Saint Mary the Egyptian (5th Sunday in Lent)

Saint Mary the Egyptian (5th Sunday in Lent)

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Saint Justin Popovich

 

The 5th Sunday in Great Lent, the Sunday which is the week of great vigils, and ascetic struggles, the week of lamentations and sighs, is also the Sunday of the greatest among the women saints, our holy mother Mary the Egyptian.

She spent forty-seven years in the desert and the Lord gave her something which He gives only rarely to one of the saints. For years on end, she tasted neither bread nor water. When she was asked about this by Abba Zosimas, she answered: ‘We do not live by bread alone’ (Matth. 4, 4). The Lord fed her in a particular way and introduced her to the life of a hermit, to the struggles of an ascetic. And the result? The saint transformed her hell into paradise!

She overcame the devil and ascended to God on high. How? Through what? Through prayer and fasting, through prayer and fasting. Because fasting, fasting combined with prayer, is a power that overcomes everything. One wonderful hymn from Great Lent says: “Let us follow the Savior of our souls, Who has shown us victory over the devil through fasting’*. There’s no other weapon, no other means. Fasting! This is the way to defeat the devil, every devil. An example of this victory is Saint Mary the Egyptian.

What divine power fasting is! It’s nothing less than crucifying the body, crucifying your very self. As long as there’s a cross, victory is assured. The body of Mary, a former harlot from Alexandria, surrendered to enslavement to the devil. But when she embraced the Cross of Christ, when she took this weapon into her hands, she overcame the devil.

Fasting is the resurrection of the soul from the dead. Fasting and prayer open our eyes so that we see and understand our true self, as we really are. We then realize that every sin in our soul is our grave, our tomb, our death. We understand that sin within our soul does nothing other than turn everything that belongs to our soul into corpses: our thoughts, our feelings, our intentions. They’re a succession of graves. And then the cry of lamentation pours out from the soul: ‘Before I am lost at the end, save me’.

This is our cry during this holy week: ‘Lord, before I’m lost completely, save me’. This is how we prayed to the Lord during 5th week. We cried aloud in prayers given to us in the Great Canon by our holy father Saint Andrew of Crete.’ Lord, before I am lost at the end, save me’. This cry affects all of us, all those who carry sins. And who doesn’t?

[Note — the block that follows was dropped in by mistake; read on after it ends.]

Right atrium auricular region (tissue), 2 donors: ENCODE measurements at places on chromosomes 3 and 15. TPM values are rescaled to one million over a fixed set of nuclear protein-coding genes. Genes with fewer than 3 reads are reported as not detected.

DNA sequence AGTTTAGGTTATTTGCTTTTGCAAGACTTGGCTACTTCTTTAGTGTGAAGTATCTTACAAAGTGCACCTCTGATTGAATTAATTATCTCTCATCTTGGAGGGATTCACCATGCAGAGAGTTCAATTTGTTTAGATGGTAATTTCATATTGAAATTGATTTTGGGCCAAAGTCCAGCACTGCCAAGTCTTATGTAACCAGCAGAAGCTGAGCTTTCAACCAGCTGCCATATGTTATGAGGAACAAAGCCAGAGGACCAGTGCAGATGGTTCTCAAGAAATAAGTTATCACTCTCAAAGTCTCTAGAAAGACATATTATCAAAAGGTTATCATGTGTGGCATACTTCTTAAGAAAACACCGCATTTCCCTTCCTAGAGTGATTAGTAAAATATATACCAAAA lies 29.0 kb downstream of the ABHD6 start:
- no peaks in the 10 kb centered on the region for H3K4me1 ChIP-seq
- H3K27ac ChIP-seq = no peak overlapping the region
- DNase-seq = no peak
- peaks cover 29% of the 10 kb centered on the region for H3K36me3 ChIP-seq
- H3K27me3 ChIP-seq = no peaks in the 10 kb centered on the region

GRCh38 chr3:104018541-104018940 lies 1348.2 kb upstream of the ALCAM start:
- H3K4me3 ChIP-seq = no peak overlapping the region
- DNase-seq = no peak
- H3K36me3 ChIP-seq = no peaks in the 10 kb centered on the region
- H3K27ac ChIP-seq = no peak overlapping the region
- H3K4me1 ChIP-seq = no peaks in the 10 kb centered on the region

It’s impossible to examine yourself and not find somewhere, in some corner of your soul, in some cranny, a sin that perhaps you’ve forgotten. Every sin you haven’t repented over is your grave, your death. And if you want to be saved and to raise yourself from your tomb, cry out in the prayers of lamentation of Great Lent: ‘Lord, before I am lost at the end, save me’. Let’s not fool ourselves; let’s not be deceived. If there’s even one sin left in your soul that you haven’t repented over, that sin will bring you into the kingdom of hell. There’s no place for sin in the kingdom of heaven.

If you want to gain the kingdom of heaven, take care to cast off all sin. Root out all sin through repentance. Because nothing escapes our repentance. Christ gave such power to holy repentance. Look. Since repentance was able to save such a promiscuous woman as Saint Mary the Egyptian once was, how can it not save other sinners, every sinner, even the greatest sinner and criminal? Yes, Great Lent is the battle-ground where, through prayer and fasting, we Christians defeat the devil, overcome all sins, conquer the passions and guarantee immortality and eternal life for ourselves.

In the lives of the saints and true Christians there are innumerable examples that show us that it really is only through prayer and fasting that we Christians can overcome the demons, all those who torment us and want to drag us down into the kingdom of evil, of hell. Ah, this holy fast! It’s the fast of our holy virtues. Every holy virtue raises your soul and mine from the dead.

* Aposticha at Vespers on Thursday of 5th week. This particular hymn begins: ‘Having started not from Egypt but from Zion, we who desire to share in holy Easter…’, which is interesting because soon afterwards the Life of Saint Mary is read which tells us how her real journey began ‘not from Egypt but from Zion’ [WJL].

Source: pemptousia.com

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Pemptousia and OCN have entered a strategic partnership to bring Orthodoxy Worldwide. Greek philosophers from Ionia considered held that there were four elements or essences (ousies) in nature: earth, water, fire and air. Aristotle added ether to this foursome, which would make it the fifth (pempto) essence, pemptousia, or quintessence. The incarnation of God the Word found fertile ground in man’s proclivity to beauty, to goodness, to truth and to the eternal. Orthodoxy has not functioned as some religion or sect. It was not the movement of the human spirit towards God but the revelation of the true God, Jesus Christ, to man. A basic precept of Orthodoxy is that of the person ­– the personhood of God and of man. Orthodoxy is not a religious philosophy or way of thinking but revelation and life standing on the foundations of divine experience; it is the transcendence of the created and the intimacy of the Uncreated. Orthodox theology is drawn to genuine beauty; it is the theology of the One “fairer than the sons of men”. So in "Pemptousia", we just want to declare this "fifth essence", the divine beaut in our life. Please note, not all Pemptousia articles have bylines. If the author is known, he or she is listed in the article above.